Categories: Electromagnetism, Physics, Plasma physics.

Guiding center theory

When discussing the Lorentz force, we introduced the concept of gyration: a particle in a uniform magnetic field B\vb{B} gyrates in a circular orbit around a guiding center. Here, we will generalize this result to more complicated situations, for example involving electric fields.

The particle’s equation of motion combines the Lorentz force F\vb{F} with Newton’s second law:

F=mdudt=q(E+u×B)\begin{aligned} \vb{F} = m \dv{\vb{u}}{t} = q \big( \vb{E} + \vb{u} \cross \vb{B} \big) \end{aligned}

We now allow the fields vary slowly in time and space. We thus add deviations δE\delta\vb{E} and δB\delta\vb{B}:

EE+δE(x,t)BB+δB(x,t)\begin{aligned} \vb{E} \to \vb{E} + \delta\vb{E}(\vb{x}, t) \qquad \quad \vb{B} \to \vb{B} + \delta\vb{B}(\vb{x}, t) \end{aligned}

Meanwhile, the velocity u\vb{u} can be split into the guiding center’s motion ugc\vb{u}_{gc} and the known Larmor gyration uL\vb{u}_L around the guiding center, such that u=ugc+uL\vb{u} = \vb{u}_{gc} + \vb{u}_L. Inserting:

mddt(ugc+uL)=q(E+δE+(ugc+uL)×(B+δB))\begin{aligned} m \dv{}{t}\big( \vb{u}_{gc} + \vb{u}_L \big) = q \big( \vb{E} + \delta\vb{E} + (\vb{u}_{gc} + \vb{u}_L) \cross (\vb{B} + \delta\vb{B}) \big) \end{aligned}

We already know that mduL/dt=quL×Bm \: \idv{\vb{u}_L}{t} = q \vb{u}_L \cross \vb{B}, which we subtract from the total to get:

mdugcdt=q(E+δE+ugc×(B+δB)+uL×δB)\begin{aligned} m \dv{\vb{u}_{gc}}{t} = q \big( \vb{E} + \delta\vb{E} + \vb{u}_{gc} \cross (\vb{B} + \delta\vb{B}) + \vb{u}_L \cross \delta\vb{B} \big) \end{aligned}

This will be our starting point. Before proceeding, we also define the average of f\Expval{f} of a function ff over a single gyroperiod, where ωc\omega_c is the cyclotron frequency:

f02π/ωcf(t)dt\begin{aligned} \Expval{f} \equiv \int_0^{2 \pi / \omega_c} f(t) \dd{t} \end{aligned}

Assuming that gyration is much faster than the guiding center’s motion, we can use this average to approximately remove the finer dynamics, and focus only on the guiding center.

Uniform electric and magnetic field

Consider the case where E\vb{E} and B\vb{B} are both uniform, such that δB=0\delta\vb{B} = 0 and δE=0\delta\vb{E} = 0:

mdugcdt=q(E+ugc×B)\begin{aligned} m \dv{\vb{u}_{gc}}{t} = q \big( \vb{E} + \vb{u}_{gc} \cross \vb{B} \big) \end{aligned}

Dotting this with the unit vector b^B/B\vu{b} \equiv \vb{B} / |\vb{B}| makes all components perpendicular to B\vb{B} vanish, including the cross product, leaving only the (scalar) parallel components ugcu_{gc\parallel} and EE_\parallel:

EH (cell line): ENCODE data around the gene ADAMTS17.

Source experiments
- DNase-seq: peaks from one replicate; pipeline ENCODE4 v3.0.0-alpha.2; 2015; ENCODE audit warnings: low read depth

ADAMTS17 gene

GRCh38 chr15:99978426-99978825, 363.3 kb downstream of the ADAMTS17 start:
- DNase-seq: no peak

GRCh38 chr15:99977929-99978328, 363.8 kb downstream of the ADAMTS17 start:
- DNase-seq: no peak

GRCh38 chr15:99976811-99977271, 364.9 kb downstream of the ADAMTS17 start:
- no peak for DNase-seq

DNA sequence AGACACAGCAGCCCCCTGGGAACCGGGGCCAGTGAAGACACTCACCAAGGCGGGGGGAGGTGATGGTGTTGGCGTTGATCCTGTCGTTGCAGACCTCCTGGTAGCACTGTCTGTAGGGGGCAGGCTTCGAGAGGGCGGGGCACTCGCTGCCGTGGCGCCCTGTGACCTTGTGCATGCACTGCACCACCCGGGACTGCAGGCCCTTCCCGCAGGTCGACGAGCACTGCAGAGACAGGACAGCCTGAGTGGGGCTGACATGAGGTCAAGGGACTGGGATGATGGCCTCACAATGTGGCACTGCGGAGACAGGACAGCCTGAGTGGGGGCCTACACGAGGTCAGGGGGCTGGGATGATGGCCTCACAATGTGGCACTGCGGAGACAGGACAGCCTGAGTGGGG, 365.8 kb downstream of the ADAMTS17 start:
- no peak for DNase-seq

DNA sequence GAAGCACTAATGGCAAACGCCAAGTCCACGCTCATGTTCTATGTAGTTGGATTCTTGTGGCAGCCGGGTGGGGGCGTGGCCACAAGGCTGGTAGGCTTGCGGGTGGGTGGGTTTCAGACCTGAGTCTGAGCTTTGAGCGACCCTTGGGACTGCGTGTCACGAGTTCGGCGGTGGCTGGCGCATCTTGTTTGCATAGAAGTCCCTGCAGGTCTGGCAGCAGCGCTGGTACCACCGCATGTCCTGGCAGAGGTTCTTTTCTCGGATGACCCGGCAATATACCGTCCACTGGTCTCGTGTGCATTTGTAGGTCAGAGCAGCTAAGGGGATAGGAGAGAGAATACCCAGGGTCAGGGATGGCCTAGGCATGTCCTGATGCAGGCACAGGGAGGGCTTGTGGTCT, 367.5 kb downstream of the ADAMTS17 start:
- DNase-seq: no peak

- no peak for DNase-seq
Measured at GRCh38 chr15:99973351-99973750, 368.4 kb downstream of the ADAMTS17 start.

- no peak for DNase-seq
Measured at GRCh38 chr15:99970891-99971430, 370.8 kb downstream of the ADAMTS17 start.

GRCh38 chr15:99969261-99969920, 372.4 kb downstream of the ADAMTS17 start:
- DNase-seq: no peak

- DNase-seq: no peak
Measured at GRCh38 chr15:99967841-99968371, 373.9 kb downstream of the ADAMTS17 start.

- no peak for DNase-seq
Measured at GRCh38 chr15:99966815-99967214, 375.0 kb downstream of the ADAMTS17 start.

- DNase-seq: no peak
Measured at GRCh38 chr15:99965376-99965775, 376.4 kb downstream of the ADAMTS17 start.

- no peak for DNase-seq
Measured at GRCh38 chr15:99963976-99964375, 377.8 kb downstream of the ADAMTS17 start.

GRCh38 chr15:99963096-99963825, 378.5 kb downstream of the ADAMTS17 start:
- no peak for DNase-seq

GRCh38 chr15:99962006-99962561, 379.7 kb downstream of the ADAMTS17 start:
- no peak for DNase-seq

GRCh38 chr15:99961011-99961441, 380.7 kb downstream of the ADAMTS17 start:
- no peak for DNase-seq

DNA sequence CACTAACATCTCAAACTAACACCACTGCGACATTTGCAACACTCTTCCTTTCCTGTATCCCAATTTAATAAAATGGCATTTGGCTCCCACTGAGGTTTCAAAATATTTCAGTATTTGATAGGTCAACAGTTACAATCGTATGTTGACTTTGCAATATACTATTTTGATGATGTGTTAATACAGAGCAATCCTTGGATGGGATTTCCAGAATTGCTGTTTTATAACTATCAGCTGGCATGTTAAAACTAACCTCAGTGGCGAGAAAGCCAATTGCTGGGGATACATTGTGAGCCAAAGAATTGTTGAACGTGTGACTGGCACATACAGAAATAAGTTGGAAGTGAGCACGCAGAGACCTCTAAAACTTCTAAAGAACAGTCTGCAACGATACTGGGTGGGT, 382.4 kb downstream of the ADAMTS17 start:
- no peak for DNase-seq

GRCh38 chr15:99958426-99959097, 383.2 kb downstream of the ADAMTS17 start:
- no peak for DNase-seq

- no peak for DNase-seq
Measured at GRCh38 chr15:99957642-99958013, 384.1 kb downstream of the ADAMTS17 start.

mdugcdt=qmE\begin{aligned} m \dv{u_{gc\parallel}}{t} = \frac{q}{m} E_{\parallel} \end{aligned}

This simply describes a constant acceleration, and is easy to integrate. Next, the equation for ugc\vb{u}_{gc\perp} is found by subtracting ugcu_{gc\parallel}’s equation from the original:

mdugcdt=q(E+ugc×B)qEb^=q(E+ugc×B)\begin{aligned} m \dv{\vb{u}_{gc\perp}}{t} = q (\vb{E} + \vb{u}_{gc} \cross \vb{B}) - q E_\parallel \vu{b} = q (\vb{E}_\perp + \vb{u}_{gc\perp} \cross \vb{B}) \end{aligned}

Keep in mind that ugc\vb{u}_{gc\perp} explicitly excludes gyration. If we try to split ugc\vb{u}_{gc\perp} into a constant and a time-dependent part, and choose the most convenient constant, we notice that the only way to exclude gyration is to demand that ugc\vb{u}_{gc\perp} does not depend on time. Therefore:

0=E+ugc×B\begin{aligned} 0 = \vb{E}_\perp + \vb{u}_{gc\perp} \cross \vb{B} \end{aligned}

To find ugc\vb{u}_{gc\perp}, we take the cross product with B\vb{B}, and use the fact that B×E=B×E\vb{B} \cross \vb{E}_\perp = \vb{B} \cross \vb{E}:

0=B×(E+ugc×B)=B×E+ugcB2\begin{aligned} 0 = \vb{B} \cross (\vb{E}_\perp + \vb{u}_{gc\perp} \cross \vb{B}) = \vb{B} \cross \vb{E} + \vb{u}_{gc\perp} B^2 \end{aligned}

Rearranging this shows that ugc\vb{u}_{gc\perp} is constant. The guiding center drifts sideways at this speed, hence it is called a drift velocity vE\vb{v}_E. Curiously, vE\vb{v}_E is independent of qq: